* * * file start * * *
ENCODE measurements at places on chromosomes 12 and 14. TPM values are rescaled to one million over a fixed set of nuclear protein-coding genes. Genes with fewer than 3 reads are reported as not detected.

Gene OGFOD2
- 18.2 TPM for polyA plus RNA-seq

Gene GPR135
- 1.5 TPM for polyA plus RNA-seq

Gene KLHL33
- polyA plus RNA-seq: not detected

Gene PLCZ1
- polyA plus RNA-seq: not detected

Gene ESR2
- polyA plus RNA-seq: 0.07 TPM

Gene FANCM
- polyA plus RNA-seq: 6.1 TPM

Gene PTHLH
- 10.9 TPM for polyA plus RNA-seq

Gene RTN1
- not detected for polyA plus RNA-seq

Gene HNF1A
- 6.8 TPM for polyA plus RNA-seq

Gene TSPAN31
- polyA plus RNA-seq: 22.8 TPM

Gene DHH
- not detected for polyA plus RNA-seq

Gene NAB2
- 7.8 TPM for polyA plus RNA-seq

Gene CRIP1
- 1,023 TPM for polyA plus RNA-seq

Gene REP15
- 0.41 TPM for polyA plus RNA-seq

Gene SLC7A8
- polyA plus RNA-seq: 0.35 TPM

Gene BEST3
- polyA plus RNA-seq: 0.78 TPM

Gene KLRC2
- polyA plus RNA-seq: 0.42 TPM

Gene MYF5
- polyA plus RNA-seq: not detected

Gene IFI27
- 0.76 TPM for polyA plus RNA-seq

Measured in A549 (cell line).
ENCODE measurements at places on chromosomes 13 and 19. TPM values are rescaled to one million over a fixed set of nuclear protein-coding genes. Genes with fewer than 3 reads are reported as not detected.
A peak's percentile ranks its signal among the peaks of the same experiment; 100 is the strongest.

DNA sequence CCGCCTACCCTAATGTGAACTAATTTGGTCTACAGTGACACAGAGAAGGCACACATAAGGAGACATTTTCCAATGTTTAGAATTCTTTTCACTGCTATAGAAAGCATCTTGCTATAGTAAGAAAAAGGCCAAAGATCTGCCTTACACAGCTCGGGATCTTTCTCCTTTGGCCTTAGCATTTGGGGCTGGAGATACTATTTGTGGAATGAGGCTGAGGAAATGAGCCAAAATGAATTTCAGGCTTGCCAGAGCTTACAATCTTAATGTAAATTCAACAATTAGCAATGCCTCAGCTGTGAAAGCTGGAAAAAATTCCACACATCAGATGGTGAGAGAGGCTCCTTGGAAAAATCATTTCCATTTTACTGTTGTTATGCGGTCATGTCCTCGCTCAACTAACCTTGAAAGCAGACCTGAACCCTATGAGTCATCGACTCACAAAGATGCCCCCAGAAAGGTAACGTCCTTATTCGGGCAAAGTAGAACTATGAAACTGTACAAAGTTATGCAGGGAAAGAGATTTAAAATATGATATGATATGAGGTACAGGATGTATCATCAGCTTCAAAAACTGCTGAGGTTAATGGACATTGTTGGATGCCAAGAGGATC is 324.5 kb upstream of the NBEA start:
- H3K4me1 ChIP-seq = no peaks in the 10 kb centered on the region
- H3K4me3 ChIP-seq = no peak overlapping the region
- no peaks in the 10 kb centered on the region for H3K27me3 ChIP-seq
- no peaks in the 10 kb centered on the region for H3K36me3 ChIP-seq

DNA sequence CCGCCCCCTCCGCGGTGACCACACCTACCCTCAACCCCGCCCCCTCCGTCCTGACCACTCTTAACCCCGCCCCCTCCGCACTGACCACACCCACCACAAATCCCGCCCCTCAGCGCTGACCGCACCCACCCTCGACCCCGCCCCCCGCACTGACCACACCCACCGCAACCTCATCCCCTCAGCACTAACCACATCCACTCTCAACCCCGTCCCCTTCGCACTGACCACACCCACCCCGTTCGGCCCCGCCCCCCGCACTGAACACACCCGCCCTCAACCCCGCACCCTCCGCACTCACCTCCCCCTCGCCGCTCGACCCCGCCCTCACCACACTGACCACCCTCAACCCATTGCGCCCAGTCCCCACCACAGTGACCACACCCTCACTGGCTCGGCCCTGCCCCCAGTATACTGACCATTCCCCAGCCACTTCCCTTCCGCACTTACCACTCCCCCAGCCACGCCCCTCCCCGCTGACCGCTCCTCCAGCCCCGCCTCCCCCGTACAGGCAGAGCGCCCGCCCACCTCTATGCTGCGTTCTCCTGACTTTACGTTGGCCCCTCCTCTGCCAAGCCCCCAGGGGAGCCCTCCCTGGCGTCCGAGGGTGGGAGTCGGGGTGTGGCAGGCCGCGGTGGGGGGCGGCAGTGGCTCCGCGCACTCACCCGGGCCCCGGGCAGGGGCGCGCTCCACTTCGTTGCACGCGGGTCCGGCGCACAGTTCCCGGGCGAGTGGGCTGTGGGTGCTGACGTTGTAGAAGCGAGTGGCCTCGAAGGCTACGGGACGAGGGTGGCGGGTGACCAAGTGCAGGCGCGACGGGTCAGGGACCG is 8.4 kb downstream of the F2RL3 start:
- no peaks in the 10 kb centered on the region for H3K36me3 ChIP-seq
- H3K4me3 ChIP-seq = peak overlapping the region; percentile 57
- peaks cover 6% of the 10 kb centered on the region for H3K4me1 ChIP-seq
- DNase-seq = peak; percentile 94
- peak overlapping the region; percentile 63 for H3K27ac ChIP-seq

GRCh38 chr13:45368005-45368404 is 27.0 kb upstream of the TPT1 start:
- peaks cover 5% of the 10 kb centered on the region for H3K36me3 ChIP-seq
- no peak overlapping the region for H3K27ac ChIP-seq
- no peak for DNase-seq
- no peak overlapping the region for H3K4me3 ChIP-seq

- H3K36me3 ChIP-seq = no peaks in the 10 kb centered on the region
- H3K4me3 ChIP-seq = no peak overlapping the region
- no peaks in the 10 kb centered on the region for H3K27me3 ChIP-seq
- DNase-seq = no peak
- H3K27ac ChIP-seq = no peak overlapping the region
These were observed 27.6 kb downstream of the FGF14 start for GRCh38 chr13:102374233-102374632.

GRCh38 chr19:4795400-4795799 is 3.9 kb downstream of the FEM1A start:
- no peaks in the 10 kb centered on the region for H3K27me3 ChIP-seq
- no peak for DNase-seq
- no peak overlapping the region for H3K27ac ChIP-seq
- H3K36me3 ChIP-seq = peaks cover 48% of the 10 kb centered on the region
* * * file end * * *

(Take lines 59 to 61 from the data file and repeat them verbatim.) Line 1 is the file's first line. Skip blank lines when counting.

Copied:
- H3K36me3 ChIP-seq = no peaks in the 10 kb centered on the region
- H3K4me3 ChIP-seq = no peak overlapping the region
- no peaks in the 10 kb centered on the region for H3K27me3 ChIP-seq